I went back to work full-time this week. I only took eight weeks of maternity leave, which I know is short. You don’t have to tell me. You don’t have to see me at the grocery store, say hi, ask me when I’m going back to work and when I tell you, screw up your face and say, “ARE YOU DREADING IT?!” because yes, Captain Obvious, I dreaded it. The worst part was the drive into work on Monday, when the thoughts I had been fighting against entering my brain started to–how would my baby survive without me? What if he’s searching for my boobs for comfort and I’m not there!
But once I got back behind my desk and started slogging through emails and saying hello to my co-workers, it started to feel like a new normal.
My office mates said all the right things like how glad they were to see me and one even said I looked slimmer to which I yelled, “IT’S JUST SPANX.” I don’t know why I can’t just say thank you. I have to add that my massive belly is being corseted in by a $78 swath of elastic.
But I enjoyed every minute of my leave. I did everything I wanted to do, even though my list of goals during my break was cut short because the BABY kept holding me back! Like the pole dancing class (no childcare on their part! no upper body strength on mine! Or lower body strength. Or strength in general.)
Joan Rivers has this show called, “How’d You Get So Rich,” but my show would be, “WHAT DO YOU DO FOR A LIVING AND HOW THE HELL CAN YOU JOG AT 10 AM ON A TUESDAY?” That was the most surprising part of my leave, that so many people had time to stroll through a mall on a random morning. I could understand the men and women with children in tow, but the 30-something sipping a latte without a laptop in front of him? What does he do? Must be nice to have such a gilded life!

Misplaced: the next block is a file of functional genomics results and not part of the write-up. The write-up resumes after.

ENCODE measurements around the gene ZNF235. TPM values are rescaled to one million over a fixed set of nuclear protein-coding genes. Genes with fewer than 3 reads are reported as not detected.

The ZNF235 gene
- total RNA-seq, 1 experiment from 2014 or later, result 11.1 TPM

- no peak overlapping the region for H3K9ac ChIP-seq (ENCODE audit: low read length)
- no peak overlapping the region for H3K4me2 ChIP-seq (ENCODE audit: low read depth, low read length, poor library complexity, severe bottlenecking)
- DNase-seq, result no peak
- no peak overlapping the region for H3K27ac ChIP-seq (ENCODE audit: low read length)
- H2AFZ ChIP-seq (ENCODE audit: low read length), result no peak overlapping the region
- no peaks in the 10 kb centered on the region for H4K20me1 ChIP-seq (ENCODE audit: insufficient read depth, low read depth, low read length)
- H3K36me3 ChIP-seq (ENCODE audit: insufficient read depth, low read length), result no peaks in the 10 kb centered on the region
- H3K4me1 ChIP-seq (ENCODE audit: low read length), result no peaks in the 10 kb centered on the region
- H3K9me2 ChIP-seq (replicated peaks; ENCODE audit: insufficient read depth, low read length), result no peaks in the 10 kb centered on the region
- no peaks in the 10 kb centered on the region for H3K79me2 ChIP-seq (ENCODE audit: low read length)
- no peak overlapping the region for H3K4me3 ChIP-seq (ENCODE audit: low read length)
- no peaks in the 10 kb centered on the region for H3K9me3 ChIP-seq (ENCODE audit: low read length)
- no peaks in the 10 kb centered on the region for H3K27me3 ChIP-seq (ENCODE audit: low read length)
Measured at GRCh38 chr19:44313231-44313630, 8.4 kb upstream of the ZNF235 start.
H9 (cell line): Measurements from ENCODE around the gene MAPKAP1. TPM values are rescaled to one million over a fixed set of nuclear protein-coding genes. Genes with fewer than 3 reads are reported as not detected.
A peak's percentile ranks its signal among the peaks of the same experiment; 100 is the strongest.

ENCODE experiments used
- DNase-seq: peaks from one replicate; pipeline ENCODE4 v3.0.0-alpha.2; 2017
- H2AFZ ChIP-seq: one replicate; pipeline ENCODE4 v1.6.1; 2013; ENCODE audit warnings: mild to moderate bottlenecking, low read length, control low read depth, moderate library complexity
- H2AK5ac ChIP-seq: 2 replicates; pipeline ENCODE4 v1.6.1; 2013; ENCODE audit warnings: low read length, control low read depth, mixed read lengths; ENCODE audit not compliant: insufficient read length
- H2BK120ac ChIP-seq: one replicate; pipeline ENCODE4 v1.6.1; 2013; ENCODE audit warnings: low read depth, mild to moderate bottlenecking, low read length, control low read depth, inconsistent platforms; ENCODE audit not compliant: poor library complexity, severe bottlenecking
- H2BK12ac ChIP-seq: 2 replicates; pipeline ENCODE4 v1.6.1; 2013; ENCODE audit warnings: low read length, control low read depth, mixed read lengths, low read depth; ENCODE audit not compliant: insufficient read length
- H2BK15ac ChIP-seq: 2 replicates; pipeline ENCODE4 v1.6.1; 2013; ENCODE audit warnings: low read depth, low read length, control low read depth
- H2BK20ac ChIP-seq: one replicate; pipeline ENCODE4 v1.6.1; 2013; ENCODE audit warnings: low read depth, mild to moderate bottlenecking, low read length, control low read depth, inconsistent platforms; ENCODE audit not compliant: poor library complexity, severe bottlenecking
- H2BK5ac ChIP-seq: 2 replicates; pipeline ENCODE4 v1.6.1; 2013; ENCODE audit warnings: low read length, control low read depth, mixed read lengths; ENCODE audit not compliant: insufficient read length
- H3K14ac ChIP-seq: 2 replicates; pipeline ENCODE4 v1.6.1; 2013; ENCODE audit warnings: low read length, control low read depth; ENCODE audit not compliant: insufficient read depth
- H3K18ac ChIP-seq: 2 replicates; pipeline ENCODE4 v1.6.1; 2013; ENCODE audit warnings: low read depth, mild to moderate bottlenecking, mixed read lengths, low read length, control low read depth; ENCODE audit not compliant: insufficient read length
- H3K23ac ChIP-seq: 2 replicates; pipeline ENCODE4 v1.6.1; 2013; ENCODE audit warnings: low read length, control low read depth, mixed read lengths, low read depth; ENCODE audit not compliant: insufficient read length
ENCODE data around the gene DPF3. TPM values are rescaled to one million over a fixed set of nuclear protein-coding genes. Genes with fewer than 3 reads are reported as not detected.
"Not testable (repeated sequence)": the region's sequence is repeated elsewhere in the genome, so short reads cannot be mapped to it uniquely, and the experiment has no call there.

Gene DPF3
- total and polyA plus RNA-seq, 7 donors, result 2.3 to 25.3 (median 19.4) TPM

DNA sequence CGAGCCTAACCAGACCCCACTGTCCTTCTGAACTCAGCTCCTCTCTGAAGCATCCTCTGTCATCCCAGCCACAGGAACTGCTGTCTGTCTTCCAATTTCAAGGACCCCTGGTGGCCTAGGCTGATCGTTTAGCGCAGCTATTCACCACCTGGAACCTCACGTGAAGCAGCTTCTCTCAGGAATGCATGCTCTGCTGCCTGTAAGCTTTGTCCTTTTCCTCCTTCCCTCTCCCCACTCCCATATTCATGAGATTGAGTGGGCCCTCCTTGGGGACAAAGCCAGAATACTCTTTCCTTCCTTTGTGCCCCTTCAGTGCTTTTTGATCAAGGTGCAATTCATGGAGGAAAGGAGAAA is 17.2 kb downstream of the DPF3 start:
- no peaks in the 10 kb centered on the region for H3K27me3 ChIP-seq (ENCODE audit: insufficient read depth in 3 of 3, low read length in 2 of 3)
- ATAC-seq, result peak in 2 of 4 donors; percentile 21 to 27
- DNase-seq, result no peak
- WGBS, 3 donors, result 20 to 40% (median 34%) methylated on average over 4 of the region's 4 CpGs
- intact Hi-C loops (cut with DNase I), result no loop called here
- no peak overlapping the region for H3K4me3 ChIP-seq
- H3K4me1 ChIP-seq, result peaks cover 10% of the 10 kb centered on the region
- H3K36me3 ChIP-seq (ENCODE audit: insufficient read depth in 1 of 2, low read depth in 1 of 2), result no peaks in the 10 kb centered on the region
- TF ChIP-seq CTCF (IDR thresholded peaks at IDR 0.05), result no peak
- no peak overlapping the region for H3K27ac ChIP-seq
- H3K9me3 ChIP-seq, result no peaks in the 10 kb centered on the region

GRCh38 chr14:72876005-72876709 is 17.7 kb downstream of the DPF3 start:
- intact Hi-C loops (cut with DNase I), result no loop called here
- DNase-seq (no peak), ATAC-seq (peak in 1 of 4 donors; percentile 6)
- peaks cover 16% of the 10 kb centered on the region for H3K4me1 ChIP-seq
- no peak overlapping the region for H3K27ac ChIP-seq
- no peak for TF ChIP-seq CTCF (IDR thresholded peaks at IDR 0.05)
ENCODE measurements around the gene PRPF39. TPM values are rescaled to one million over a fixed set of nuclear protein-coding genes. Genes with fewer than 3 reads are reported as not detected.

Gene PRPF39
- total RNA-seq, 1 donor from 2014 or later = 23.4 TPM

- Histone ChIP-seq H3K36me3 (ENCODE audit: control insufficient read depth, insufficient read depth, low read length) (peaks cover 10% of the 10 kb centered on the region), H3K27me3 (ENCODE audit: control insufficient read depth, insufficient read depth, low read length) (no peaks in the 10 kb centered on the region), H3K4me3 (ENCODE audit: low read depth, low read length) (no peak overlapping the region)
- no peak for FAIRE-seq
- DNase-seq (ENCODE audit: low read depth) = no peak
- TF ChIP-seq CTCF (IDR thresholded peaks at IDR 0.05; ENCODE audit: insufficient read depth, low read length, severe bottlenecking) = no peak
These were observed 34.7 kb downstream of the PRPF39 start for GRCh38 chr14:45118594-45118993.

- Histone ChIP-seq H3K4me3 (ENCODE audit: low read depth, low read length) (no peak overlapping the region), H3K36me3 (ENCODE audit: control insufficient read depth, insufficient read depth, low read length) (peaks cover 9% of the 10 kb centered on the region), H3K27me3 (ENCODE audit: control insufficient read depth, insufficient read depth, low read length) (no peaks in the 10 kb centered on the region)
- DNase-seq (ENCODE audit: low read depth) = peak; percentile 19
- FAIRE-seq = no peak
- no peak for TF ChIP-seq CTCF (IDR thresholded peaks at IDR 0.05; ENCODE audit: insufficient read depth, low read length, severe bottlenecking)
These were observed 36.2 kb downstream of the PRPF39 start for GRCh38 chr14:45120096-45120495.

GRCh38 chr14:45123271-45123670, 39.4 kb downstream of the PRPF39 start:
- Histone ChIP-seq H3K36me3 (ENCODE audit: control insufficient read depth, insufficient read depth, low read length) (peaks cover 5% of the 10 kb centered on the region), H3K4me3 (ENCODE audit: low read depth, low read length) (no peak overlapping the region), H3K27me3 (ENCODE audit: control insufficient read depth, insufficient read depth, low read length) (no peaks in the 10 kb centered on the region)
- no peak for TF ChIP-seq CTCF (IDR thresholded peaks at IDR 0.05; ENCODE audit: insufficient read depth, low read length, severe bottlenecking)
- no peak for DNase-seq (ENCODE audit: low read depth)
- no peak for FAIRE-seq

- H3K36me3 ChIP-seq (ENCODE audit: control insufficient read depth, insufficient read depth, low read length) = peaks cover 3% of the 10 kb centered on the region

I’m still trying to figure out pumping at work. I’m very fortunate that I have understanding co-workers and a private space to pump, but pumping at work is very different from pumping at home. It’s all some weird circus act of pulling out my boobs, setting up my baby slideshow on my iPhone, keeping my nipples in the breastshields, and TRYING TO RELAX.
My biggest fear is that my milk will dry up, my breasts will shrivel like the Wicked Witch of the East’s legs after Dorothy’s house fell on her and her ruby red slippers were plucked from her feet. I know this is my destiny anyway, but I would like to have a few months of this top-heavy topography before my deflated boobs buy a houseboat in Sag Harbor.
It’s nice to talk to adults who are not my mother. Adults who don’t need every other word defined or don’t talk about Golden Girls as if she knows Rose Nylan in real life. Adults who don’t ask for salmon necks/salmon tips/salmon collars at every grocery store in the Pacific Northwest. Adults who, when told they can’t buy a certain haircare product without a professional license, continue to ask every beauty supply store she comes across for said verboten product.
But most of all, it’s nice to have my brain working again and to know that after a long day of emailing and typing and talking, there’s a little boy and a sweet chubby-cheeked baby waiting to welcome me home.